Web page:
Last week, we talked a bit about measuring the uncertainty in our estimates of offense. I hinted at having a few additional ideas on quantifying the uncertainty involved. Let’s examine two different routes we could take, both of which would offer less uncertainty than what we quantified last week.
When we did our estimates of uncertainty last week, we compared the linear weights value of an event to the actual change in run expectancy, given the baseout states before and after the event. What we can do instead is prepare linear weights values by baseout state and find the standard error of those instead. Looking at official events:
LWTS 
STDERR 

Out 
0.246 
0.184 
2B 
0.724 
0.179 
1B 
0.443 
0.164 
3B 
1.010 
0.065 
K 
0.261 
0.021 
NIBB 
0.296 
0.000 
1.398 
0.000 

0.315 
0.000 

0.174 
0.000 
The high value of the out is somewhat misleading—that includes things like the reaching on error, which we separate out in our current linear weights implementation. But here, the source of error comes from the potential differences in baserunner advancement. It makes a certain kind of sense—an Adam Dunn double and a Juan Pierre double present different opportunities for a runner at first to advance, for instance. (A Juan Pierre double is probably closer to an Adam Dunn single, and an Adam Dunn double is probably a good chance at a triple for Juan Pierre.)
So now you’re reduced your estimated error without changing your run estimates! Congratulations. The downside is that you’re now measuring your error against something that I suspect most people have a hard time understanding. You’re getting pretty far into the weeds of hypothetical runs, rather than measuring against a good proxy for actual runs, like what we did last week.
Another thing we can do is look at the change in run expectancy for each event. This isn’t a particularly new idea (Gary R. Skoog came up with it in 1987, calling it the Value Added approach[i]), although it hasn’t been especially popular because of the playbyplay data needed to compute. Let’s pull up the same run expectancy chart we used last week:
0 
1 
2 

000 
0.489 
0.263 
0.101 
100 
0.858 
0.512 
0.221 
020 
1.073 
0.655 
0.319 
003 
1.308 
0.898 
0.363 
120 
1.442 
0.904 
0.439 
103 
1.677 
1.146 
0.484 
023 
1.893 
1.290 
0.581 
123 
2.262 
1.538 
0.702 
To get the Value Added for a plate appearance, you take the runs scored on the play, add the ending run expectancy, and subtract the starting run expectancy. So a bases loaded home run with no outs would have an ending run expectancy of .489, plus runs scored of 4, minus 2.262: a Value Added of 2.227. A home run with the bases empty and two outs has the same run expectancy at the beginning and the end, so you end up with a Value Added of only 1.
This approach, needless to say, does a much better job of reconciling with actual runs scored than the linear weights approach. It also comes closer to measuring performance “in the clutch,” although it ignores inning and run differential (we’ll talk about that at a later date). So why not use it instead of linear weights? The data needed to power it is readily available now, at least for the modern era, as is the computing power required to accomplish it.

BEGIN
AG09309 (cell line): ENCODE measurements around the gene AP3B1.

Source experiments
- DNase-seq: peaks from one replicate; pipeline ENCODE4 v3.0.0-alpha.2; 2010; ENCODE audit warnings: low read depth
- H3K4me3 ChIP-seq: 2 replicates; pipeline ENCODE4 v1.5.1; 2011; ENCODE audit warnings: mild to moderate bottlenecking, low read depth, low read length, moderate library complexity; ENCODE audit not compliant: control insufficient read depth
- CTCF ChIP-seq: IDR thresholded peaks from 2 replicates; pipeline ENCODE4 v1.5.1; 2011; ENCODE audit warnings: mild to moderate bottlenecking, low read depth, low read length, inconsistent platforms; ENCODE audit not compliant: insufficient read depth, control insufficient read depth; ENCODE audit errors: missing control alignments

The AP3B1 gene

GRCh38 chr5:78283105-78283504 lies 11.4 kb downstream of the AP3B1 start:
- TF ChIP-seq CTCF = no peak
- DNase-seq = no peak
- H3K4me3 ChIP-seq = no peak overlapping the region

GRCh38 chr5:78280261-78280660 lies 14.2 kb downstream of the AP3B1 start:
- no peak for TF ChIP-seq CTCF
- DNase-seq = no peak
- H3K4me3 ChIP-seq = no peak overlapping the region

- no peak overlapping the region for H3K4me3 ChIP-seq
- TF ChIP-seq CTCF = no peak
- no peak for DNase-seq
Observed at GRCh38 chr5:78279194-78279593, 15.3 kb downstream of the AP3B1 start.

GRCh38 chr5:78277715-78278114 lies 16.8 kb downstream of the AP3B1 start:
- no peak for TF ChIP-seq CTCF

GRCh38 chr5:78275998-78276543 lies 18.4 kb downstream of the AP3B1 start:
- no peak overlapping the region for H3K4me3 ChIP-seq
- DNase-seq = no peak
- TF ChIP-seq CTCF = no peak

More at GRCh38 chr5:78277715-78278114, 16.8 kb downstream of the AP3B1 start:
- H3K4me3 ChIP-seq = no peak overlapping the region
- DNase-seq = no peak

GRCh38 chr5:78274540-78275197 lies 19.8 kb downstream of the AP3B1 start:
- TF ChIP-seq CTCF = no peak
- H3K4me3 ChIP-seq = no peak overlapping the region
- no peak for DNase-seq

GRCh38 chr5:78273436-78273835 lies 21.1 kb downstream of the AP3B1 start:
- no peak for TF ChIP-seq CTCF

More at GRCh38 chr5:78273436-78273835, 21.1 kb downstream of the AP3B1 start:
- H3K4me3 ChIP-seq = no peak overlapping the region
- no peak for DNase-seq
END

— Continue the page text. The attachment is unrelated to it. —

The issue—if you’ll remember back to our goals laid out in the first week—is that we want to avoid overcrediting a player for the accomplishments of his teammates. A player is not directly responsible for the baseout states he comes to bat in; that’s the product of the hitters ahead of him in the lineup. But if you look, there’s a substantial relationship between the average absolute Value Added of the situations a player comes to bat in, and the difference between his linear weights runs and his Value Added runs (per PA):
In other words, a player’s Value Added is driven in part by the quality of opportunities he has, not simply what he does with them. The ability for a player to impact plays is greater in some situations than others, and players who get to bat in those situations more than the typical player will have more of a chance to accrue Value Added.
But we can adjust for this. Using a variation on Leverage Index called baseout Leverage Index, we can adjust the Value Added run values for the mix of baseout situations a player comes up in. We take the average absolute change in run expectancy in each baseout state and compare that to the average absolute change in run expectancy in all situations, so that 1 is an average situation and higher values mean more possible change in run expectancy. Then we divide the Value Added values by the leverage to produce an adjusted set of values that reflects a player’s value in the clutch without penalizing or rewarding a player based on the quality of his opportunities.
There is still a substantial relationship between linear weights runs and adjusted Value Added—most players won’t see a drastic change. But some will. Take Robinson Cano, for instance. In 2009, he had a pretty good offensive season by contextneutral stats, batting .320/.352/.520 in 674 plate appearances. That’s good for 25.5 runs above average. But Cano had some pretty pronounced splits that season, hitting .376/.407/.609 with the bases empty but .255/.288/.415 with men on. Cano’s “clutch” performance was so bad, he ended up being worth 1.6 adjusted Value Added runs, worse than the average hitter despite hitting well above average for the season on the whole.
It comes down to what we want to measure—do we want the contextneutral runs, which say Cano was a superb hitter in 2009? Or do we want the clutchbased Value Added runs, which say he was below average? Or should we present both, and let readers decide which they prefer? Here’s your chance to weigh in. We’re not taking a poll—it’s not an election, per se. But we’ll listen to arguments on both sides, and I promise you that this isn’t a trick question.